The three main guidelines for writing for the Web are:
- Be succinct : write no more than 50% of the text you would have used in a hardcopy publication
- Write for scannability : don't require users to read long continuous blocks of text
- Use hypertext to split up long information into multiple pages
Reading from computer screens is about 25% slower than reading from paper. Even users who don't know this human factors research usually say that they feel unpleasant when reading online text. As a result, people don't want to read a lot of text from computer screens: you should write 50% less text and not just 25% less since it's not only a matter of reading speed but also a matter of feeling good. We also know that users don't like to scroll: one more reason to keep pages short.
The screen readability problem will be solved in the future, since screens with 300 dpi resolution have been invented and have been found to have as good readability as paper. High-resolution screens are currently too expensive (high-end monitors in commercial use have about 110 dpi), but will be available in a few years and common ten years from now.
Because it is so painful to read text on computer screens and because the online experience seems to foster some amount of impatience, users tend not to read streams of text fully. Instead, users scan text and pick out keywords, sentences, and paragraphs of interest while skipping over those parts of the text they care less about.
Skimming instead of reading is a fact of the Web and has been confirmed by countless usability studies. Webwriters have to acknowledge this fact and write for scannability:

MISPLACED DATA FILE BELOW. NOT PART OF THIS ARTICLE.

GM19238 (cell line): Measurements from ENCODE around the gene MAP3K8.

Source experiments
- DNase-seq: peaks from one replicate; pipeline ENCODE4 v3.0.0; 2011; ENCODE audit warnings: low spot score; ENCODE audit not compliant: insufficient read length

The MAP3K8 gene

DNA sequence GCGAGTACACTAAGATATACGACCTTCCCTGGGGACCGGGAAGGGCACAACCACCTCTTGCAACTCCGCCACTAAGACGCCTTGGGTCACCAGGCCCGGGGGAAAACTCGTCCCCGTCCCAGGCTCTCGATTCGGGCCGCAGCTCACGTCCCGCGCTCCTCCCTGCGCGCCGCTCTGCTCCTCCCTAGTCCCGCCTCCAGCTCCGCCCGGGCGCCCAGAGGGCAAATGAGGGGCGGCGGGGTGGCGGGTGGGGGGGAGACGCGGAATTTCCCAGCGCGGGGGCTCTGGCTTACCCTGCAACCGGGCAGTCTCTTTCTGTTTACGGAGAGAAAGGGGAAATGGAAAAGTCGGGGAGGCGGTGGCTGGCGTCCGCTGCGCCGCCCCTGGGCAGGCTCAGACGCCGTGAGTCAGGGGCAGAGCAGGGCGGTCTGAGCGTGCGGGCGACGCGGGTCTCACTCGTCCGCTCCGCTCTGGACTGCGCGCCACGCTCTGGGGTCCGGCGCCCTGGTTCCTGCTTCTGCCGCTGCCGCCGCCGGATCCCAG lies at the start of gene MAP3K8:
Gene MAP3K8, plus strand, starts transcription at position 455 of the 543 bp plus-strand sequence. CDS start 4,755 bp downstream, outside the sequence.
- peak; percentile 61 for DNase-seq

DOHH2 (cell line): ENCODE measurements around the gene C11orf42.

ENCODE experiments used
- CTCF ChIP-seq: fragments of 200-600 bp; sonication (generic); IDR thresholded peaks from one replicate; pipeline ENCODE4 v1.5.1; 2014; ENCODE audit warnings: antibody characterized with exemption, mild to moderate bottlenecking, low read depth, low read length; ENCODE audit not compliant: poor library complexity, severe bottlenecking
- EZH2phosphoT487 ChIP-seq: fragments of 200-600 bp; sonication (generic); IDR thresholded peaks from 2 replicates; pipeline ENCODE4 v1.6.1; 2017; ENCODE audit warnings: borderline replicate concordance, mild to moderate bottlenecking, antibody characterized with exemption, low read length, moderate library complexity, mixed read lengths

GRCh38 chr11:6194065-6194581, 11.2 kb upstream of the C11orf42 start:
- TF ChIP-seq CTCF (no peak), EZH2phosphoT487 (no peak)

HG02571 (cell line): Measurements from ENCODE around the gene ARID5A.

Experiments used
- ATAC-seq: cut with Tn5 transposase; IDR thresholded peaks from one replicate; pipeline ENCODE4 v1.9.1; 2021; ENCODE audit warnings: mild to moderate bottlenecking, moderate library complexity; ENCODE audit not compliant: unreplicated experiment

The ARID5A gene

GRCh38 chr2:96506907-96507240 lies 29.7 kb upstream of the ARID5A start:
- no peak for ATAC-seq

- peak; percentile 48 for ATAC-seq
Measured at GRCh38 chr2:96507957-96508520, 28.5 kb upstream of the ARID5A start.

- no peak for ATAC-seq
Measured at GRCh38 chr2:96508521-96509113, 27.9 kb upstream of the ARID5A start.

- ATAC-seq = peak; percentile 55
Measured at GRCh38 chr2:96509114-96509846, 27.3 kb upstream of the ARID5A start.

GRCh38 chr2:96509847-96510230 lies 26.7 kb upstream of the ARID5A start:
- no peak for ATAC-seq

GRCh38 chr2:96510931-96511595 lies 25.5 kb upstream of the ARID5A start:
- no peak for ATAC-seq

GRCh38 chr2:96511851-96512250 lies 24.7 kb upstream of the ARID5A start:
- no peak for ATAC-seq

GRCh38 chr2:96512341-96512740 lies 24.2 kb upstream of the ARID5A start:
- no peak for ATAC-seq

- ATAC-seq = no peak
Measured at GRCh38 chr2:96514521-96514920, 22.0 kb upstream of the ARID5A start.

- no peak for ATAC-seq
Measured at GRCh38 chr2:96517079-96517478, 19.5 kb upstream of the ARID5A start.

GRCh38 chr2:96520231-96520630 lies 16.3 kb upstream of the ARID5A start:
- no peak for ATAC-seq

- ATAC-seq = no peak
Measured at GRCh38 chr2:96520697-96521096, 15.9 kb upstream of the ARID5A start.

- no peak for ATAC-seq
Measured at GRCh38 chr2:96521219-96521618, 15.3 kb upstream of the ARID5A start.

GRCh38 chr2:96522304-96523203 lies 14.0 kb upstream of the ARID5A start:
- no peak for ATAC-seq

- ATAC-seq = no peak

- Structure articles with two or even three levels of headlines (a general page heading plus subheads - and sub-sub-heads when appropriate). Nested headings also facilitate access for blind users with screenreaders
- Use meaningful rather than "cute" headings (i.e., reading a heading should tell the user what the page or section is about)
- Use highlighting and emphasis to make important words catch the user's eye. Colored text can also be used for emphasis, and hypertext anchors stand out by virtue of being blue and underlined
Make text short without sacrificing depth of content by splitting the information up into multiple nodes connected by hypertext links. Each page can be brief and yet the full hyperspace can contain much more information than would be feasible in a printed article. Long and detailed background information can be relegated to secondary pages; similarly, information of interest to a minority of readers can be made available through a link without penalizing those readers who don't want it.
Hypertext should not be used to segment a long linear story into multiple pages: having to download several segments slows down reading and makes printing more difficult. Proper hypertext structure is not a single flow "continued on page 2" ; instead split the information into coherent chunks that each focus on a certain topic . The guiding principle should be to allow readers to select those topics they care about and only download those pages. In other words, the hypertext structure should be based on an audience analysis .
Each hypertext page should be written according to the " inverse pyramid " principle and start with a short conclusion so that users can get the gist of the page even if they don't read all of it.